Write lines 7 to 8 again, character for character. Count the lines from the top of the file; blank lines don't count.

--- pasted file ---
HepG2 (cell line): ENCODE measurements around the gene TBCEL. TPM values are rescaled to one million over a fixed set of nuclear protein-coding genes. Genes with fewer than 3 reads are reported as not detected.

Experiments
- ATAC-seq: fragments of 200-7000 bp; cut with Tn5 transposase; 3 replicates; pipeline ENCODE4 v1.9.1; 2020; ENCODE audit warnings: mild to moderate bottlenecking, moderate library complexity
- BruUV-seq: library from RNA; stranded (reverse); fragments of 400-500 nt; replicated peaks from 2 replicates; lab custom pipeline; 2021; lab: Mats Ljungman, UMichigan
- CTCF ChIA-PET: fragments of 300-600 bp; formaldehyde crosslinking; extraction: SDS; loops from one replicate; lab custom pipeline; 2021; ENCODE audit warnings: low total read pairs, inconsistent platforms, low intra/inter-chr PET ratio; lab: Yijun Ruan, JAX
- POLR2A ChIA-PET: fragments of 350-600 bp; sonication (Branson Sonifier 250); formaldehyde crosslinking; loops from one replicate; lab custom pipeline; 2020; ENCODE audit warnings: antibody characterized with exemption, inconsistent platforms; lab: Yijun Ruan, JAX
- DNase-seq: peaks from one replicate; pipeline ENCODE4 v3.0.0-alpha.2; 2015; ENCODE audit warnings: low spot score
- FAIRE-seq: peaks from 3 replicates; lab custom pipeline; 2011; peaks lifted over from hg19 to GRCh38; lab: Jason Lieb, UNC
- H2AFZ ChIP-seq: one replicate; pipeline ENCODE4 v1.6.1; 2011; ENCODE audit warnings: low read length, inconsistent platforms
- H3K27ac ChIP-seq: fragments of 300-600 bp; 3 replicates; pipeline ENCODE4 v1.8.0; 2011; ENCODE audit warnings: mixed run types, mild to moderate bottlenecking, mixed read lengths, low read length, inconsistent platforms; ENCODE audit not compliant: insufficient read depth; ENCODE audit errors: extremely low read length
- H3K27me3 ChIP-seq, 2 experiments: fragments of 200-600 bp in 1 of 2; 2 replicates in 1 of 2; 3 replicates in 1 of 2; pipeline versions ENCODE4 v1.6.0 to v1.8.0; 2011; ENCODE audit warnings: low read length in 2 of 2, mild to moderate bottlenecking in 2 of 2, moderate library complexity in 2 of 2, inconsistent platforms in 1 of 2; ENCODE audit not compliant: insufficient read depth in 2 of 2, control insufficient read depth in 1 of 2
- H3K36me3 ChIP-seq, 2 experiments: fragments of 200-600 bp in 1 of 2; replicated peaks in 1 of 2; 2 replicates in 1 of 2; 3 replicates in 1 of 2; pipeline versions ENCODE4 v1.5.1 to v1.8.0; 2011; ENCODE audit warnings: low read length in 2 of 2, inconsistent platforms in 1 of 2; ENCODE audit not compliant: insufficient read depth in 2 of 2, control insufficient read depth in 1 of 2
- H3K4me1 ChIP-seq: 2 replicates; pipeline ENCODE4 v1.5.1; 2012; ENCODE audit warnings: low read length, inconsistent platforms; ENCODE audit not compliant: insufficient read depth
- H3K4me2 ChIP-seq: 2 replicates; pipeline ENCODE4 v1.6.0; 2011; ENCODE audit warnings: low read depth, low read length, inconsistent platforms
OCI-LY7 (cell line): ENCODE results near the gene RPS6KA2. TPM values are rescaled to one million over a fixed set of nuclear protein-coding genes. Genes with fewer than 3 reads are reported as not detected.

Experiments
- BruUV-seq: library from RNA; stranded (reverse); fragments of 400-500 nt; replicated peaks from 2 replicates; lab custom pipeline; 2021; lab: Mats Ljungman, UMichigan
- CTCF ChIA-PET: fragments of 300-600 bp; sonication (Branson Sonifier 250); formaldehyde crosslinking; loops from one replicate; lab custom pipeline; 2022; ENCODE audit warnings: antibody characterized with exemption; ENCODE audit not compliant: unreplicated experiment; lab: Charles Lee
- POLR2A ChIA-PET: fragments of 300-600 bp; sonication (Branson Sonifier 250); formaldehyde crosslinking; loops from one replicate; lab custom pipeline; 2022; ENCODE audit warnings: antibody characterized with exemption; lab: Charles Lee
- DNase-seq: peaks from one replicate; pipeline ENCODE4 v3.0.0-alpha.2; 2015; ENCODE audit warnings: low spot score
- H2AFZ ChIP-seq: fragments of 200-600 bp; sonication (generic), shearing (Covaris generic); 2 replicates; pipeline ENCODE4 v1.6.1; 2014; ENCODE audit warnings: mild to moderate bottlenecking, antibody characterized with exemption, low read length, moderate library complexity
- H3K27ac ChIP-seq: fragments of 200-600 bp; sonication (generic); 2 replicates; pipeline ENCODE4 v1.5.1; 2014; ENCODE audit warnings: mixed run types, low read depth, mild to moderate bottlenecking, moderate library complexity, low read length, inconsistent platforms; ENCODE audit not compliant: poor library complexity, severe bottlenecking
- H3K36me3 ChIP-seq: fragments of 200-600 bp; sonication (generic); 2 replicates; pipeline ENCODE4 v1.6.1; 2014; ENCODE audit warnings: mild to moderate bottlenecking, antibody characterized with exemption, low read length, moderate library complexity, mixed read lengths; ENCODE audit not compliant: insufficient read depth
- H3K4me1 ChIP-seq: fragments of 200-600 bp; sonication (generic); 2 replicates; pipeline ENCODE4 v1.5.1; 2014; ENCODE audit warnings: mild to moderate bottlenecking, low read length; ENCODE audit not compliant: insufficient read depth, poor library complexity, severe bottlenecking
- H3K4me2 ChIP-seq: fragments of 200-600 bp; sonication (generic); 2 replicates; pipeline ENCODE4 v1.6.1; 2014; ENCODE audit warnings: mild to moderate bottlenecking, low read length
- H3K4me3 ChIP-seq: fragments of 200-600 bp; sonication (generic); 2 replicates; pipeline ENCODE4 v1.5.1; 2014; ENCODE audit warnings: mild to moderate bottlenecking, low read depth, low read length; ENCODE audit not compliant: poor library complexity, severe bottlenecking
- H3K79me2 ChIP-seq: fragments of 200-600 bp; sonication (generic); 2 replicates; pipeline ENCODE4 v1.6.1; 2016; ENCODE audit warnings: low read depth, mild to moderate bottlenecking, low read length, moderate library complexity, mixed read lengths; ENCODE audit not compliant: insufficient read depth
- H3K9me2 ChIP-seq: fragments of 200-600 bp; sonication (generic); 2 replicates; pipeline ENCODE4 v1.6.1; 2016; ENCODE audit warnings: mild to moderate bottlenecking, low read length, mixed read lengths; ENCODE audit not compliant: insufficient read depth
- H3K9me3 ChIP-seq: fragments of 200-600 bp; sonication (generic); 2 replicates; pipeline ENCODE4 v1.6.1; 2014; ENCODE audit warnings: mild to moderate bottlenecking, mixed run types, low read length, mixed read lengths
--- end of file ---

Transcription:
- DNase-seq: peaks from one replicate; pipeline ENCODE4 v3.0.0-alpha.2; 2015; ENCODE audit warnings: low spot score
- FAIRE-seq: peaks from 3 replicates; lab custom pipeline; 2011; peaks lifted over from hg19 to GRCh38; lab: Jason Lieb, UNC